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The Braille Monitor,  July 2001 EditionThis is a line.

Blind People in Cuba

by José Monteagudo

                                                                      

            From the Editor: José Monteagudo serves as Past President of the Latin American Blind Union (ULAC) and is a member of the National Council of the National Association of the Blind of Cuba (ANCI). At the Melbourne meeting of the World Blind Union last November, he and President Maurer agreed to exchange articles about their home organizations for publication in their magazines. Here is Mr. Monteagudo's article about the organization of the blind in Cuba:

                                                                      

            The history of blind people in Cuba is very similar to that of the other countries of Latin America, even at present. The Braille system, thanks to which blind people are able to read and write, was introduced at the end of the nineteenth  century, but it became really effective in 1927 when the first school for blind boys and girls was created. By the way, two of the teachers of that school were trained in the United States, as far as I've ever known, at Perkins School for the Blind.

            For many years there was only one school for blind people in the island, and the blind in Cuba had very few opportunities of employment or access to rehabilitation services, sports, art, culture, recreation, and so forth.

            Blind people made many efforts to create associations in order to become stronger and more organized with the purpose of getting more benefits, but for several reasons they did not succeed until 1975 with the creation of the National Association of the Blind of Cuba. Life for blind people began to be different as a consequence of the many social changes that have been taking place in our country in the last forty years.

            The establishment of this body has been very important in the history of Cuban blind people. Now it is impossible to talk about the situation of this social group without mentioning ANCI, which is the acronym for the National Association of the Blind. This association, a nonprofit, nongovernmental organization, came into being in order to unite the efforts of blind people to improve their own situation.

            At this time 19,000 members organized in fourteen provincial branches and 164 municipal districts throughout the country constitute ANCI. Basic rehabilitation, education, sports and recreation, promotion of arts and literature among its members, employment, and spreading understanding about the true limitations and possibilities of blind and visually impaired people are the principal aims of ANCI.

            Competitions in judo, track and field, goal ball, swimming, fishing, dominos, checkers, chess, theater, music, dance, camping and so forth take place every year at municipal, provincial, and national levels. More than 140 special workshops are devoted exclusively to employing disabled people, including blind and visually impaired people. Only some 600 blind and low-vision people who are able to work and willing to do so are not employed in Cuba. The fifteen special schools, one in each province's capital city, take care of the education of all blind and partially sighted children.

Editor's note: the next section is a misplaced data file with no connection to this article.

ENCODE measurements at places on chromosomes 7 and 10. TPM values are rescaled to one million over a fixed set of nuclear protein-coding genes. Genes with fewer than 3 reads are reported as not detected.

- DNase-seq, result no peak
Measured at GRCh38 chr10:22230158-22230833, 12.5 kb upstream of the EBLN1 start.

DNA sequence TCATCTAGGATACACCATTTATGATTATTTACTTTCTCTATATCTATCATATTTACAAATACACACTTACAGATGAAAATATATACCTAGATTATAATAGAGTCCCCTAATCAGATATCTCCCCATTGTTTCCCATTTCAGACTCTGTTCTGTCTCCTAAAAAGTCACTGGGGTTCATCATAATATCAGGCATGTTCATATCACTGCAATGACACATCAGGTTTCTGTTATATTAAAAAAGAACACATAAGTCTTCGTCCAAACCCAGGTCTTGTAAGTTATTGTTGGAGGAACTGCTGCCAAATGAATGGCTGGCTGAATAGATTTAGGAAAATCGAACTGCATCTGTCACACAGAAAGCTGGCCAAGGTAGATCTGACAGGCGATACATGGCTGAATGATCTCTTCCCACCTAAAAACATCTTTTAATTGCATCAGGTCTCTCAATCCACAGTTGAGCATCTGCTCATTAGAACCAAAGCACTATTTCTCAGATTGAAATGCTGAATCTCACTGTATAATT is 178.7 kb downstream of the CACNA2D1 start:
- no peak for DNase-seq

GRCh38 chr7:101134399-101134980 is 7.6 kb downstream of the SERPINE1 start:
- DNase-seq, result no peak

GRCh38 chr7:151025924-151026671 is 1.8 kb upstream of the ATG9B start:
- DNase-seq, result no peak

Every two years all the members of the association in each municipal district get together to analyze the results of their efforts, to elect the authorities and the delegates to the provincial assemblies, and to approve the plan of action for the next period. The provincial assemblies, constituted by all the delegates of the municipal districts, elect the Provincial Councils and the representatives to the National Assembly.

            Some two hundred delegates from all over the country elect the National Assembly of ANCI every five years. This body elects the National Council, discusses the information about the last five years, and approves the national plan of action for the next period.

            Daily living activities, orientation and mobility (cane travel), and Braille teaching are the main aspects of the basic rehabilitation services ANCI supports with the help of volunteers in the community. Besides that, since 1990 ANCI has managed a National Rehabilitation Center near Havana that can offer services to fifty people every five months. This center was built and equipped by the Cuban government with important help from the Norwegian Association of the Blind.

            An annual government grant makes it possible for ANCI to cover wages, electricity, fuel, communications, recreational activities, and other expenses. Fifty houses in the main cities of the country and thirty‑five cars help ANCI to develop its action in support of its members and to take care of the administration of resources.

            A small group of sighted people works at every provincial office of ANCI to help blind and visually-impaired authorities carry out their duties. A greater number work to the same purpose in ANCI's Headquarters in Havana, in the National Rehabilitation Center, and in the Cultural and Recreational Center--a social club, where the Braille printing facilities, the central Braille library, and the talking book service are also located.

            According to the ANCI Constitution up to five percent of its members can be sighted people, and they may be elected to carry out any responsibility at any level except for president and vice president.

            ANCI maintains contact with a great number of blind and low-vision organizations and bodies devoted to services for the blind in Latin America and Europe. The National Association of the Blind of Cuba is a member of the World Blind Union (WBU) and the Latin American Blind Union (ULAC).

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